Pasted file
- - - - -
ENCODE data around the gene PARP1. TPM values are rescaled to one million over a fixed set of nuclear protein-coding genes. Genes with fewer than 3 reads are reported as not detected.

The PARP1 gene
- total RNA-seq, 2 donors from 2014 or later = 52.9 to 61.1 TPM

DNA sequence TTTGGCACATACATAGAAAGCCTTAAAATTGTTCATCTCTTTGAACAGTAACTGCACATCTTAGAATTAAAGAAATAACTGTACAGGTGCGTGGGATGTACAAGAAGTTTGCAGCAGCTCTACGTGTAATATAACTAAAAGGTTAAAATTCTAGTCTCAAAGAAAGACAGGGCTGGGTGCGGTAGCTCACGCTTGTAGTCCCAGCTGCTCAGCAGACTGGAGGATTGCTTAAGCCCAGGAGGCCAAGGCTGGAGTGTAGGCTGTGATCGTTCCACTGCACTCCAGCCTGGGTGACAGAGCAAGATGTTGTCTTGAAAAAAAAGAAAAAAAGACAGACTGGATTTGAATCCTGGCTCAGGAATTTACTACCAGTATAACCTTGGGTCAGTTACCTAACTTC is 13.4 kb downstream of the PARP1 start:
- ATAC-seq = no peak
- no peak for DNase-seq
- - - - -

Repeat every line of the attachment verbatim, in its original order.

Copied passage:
ENCODE data around the gene PARP1. TPM values are rescaled to one million over a fixed set of nuclear protein-coding genes. Genes with fewer than 3 reads are reported as not detected.

The PARP1 gene
- total RNA-seq, 2 donors from 2014 or later = 52.9 to 61.1 TPM

DNA sequence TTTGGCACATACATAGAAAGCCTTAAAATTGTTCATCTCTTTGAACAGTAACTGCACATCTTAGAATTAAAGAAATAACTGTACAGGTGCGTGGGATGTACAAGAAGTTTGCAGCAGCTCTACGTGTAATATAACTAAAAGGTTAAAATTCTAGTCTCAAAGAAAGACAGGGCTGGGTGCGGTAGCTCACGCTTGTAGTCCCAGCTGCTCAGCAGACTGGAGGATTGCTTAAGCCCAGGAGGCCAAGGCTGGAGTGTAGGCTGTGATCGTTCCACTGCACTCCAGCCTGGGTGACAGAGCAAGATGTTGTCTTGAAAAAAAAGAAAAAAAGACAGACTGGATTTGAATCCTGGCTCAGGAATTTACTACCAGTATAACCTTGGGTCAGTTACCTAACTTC is 13.4 kb downstream of the PARP1 start:
- ATAC-seq = no peak
- no peak for DNase-seq